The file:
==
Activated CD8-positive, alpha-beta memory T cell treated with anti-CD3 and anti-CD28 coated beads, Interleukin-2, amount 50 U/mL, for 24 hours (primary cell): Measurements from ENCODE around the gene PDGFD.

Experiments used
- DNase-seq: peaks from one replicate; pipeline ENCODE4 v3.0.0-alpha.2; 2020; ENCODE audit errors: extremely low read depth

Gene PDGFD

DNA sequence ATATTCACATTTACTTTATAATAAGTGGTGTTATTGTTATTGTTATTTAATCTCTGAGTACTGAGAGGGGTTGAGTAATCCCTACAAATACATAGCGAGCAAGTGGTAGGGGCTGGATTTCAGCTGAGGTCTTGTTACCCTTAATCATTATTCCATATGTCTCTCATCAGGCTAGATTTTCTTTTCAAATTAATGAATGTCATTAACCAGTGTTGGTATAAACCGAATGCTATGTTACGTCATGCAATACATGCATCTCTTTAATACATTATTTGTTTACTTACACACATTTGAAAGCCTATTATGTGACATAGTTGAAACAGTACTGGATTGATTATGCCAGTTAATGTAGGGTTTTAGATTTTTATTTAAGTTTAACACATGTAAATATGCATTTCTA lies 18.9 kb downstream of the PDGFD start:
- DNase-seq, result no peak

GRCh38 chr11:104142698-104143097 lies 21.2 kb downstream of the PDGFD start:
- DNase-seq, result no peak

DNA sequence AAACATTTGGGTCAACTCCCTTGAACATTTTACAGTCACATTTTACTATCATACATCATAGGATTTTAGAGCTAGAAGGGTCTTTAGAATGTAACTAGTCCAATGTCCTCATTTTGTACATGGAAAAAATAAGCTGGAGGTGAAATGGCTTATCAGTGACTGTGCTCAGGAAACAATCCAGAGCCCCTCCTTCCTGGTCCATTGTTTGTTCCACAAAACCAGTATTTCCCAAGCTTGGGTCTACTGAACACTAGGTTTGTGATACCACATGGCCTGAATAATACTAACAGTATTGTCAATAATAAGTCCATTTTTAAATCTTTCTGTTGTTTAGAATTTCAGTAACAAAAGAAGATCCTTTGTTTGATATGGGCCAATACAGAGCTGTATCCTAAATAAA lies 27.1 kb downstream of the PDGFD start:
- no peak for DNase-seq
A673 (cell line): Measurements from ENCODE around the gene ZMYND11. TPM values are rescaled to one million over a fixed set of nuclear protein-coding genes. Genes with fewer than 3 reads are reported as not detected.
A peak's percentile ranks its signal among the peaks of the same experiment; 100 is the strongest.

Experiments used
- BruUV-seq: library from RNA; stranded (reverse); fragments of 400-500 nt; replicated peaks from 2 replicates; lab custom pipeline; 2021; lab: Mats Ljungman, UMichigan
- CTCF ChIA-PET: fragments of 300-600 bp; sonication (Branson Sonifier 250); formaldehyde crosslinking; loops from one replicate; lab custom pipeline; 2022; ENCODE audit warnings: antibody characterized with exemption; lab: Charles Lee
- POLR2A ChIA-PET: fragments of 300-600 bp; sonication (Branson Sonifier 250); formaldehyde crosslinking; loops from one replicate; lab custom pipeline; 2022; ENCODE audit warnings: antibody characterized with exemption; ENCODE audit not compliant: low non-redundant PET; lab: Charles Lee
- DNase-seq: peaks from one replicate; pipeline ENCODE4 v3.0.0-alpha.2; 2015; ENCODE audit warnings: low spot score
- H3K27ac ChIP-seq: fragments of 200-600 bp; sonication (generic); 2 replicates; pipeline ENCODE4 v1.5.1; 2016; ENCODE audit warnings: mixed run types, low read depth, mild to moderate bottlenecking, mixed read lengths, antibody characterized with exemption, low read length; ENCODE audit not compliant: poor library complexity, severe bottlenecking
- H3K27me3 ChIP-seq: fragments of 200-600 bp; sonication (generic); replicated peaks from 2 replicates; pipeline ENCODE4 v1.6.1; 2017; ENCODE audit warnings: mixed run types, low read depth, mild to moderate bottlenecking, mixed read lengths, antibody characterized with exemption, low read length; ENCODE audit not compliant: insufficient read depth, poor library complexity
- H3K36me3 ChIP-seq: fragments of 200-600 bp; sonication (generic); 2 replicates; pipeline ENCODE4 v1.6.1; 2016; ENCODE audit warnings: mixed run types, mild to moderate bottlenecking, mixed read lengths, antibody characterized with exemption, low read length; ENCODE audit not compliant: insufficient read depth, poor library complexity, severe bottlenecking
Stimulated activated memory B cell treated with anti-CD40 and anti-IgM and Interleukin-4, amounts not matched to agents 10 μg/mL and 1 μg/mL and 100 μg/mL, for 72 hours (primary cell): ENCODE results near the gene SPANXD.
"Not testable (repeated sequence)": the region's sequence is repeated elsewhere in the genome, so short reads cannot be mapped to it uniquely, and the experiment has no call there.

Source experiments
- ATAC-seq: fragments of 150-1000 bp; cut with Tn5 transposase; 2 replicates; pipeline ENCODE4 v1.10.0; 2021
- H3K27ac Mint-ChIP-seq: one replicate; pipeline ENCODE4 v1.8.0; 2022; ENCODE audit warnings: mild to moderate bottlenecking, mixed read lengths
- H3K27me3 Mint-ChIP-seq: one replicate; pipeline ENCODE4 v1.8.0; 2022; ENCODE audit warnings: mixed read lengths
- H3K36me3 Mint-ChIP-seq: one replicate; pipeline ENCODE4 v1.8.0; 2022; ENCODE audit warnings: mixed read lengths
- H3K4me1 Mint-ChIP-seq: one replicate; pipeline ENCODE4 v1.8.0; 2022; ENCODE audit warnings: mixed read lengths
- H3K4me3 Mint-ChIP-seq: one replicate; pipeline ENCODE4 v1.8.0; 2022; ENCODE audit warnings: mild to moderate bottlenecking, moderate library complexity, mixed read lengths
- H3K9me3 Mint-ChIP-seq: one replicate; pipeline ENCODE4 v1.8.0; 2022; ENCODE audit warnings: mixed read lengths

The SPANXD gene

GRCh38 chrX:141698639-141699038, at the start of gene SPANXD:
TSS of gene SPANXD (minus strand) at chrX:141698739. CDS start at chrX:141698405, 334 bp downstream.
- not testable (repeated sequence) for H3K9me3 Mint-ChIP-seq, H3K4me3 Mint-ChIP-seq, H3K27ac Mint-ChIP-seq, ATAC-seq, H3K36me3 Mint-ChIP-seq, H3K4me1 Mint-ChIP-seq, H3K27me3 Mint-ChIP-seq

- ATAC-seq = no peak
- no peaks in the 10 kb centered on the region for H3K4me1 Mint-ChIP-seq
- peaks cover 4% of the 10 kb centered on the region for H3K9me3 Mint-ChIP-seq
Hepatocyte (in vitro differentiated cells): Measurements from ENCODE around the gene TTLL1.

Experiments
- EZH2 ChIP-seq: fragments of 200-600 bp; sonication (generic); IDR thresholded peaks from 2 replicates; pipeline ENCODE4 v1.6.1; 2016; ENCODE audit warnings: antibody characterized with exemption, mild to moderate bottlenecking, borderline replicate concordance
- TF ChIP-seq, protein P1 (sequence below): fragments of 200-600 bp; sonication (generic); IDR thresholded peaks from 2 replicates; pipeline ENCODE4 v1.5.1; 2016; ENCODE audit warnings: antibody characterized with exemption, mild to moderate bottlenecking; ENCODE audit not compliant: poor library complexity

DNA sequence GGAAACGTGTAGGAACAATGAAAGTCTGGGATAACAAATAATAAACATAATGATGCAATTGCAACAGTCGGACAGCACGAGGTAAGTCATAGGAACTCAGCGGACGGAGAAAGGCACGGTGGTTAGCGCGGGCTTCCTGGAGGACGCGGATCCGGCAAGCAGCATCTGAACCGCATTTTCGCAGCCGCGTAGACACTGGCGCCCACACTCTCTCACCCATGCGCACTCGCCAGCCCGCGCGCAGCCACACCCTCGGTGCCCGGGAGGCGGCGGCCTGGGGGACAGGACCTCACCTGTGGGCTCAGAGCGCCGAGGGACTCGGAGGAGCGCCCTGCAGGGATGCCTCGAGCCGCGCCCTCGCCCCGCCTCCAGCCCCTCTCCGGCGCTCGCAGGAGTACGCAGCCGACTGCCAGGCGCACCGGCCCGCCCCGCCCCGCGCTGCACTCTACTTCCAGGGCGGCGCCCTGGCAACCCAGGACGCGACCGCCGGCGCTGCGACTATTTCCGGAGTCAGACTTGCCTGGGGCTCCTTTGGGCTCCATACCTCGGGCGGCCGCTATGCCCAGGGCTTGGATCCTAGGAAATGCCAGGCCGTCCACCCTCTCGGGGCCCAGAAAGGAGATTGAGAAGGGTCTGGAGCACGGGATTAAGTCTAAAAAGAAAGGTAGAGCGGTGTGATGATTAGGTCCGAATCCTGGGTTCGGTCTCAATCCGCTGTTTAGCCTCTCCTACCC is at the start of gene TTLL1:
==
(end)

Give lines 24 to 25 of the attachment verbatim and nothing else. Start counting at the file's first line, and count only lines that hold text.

- ATAC-seq: fragments of 150-1000 bp; cut with Tn5 transposase; 2 replicates; pipeline ENCODE4 v1.10.0; 2021
- H3K27ac Mint-ChIP-seq: one replicate; pipeline ENCODE4 v1.8.0; 2022; ENCODE audit warnings: mild to moderate bottlenecking, mixed read lengths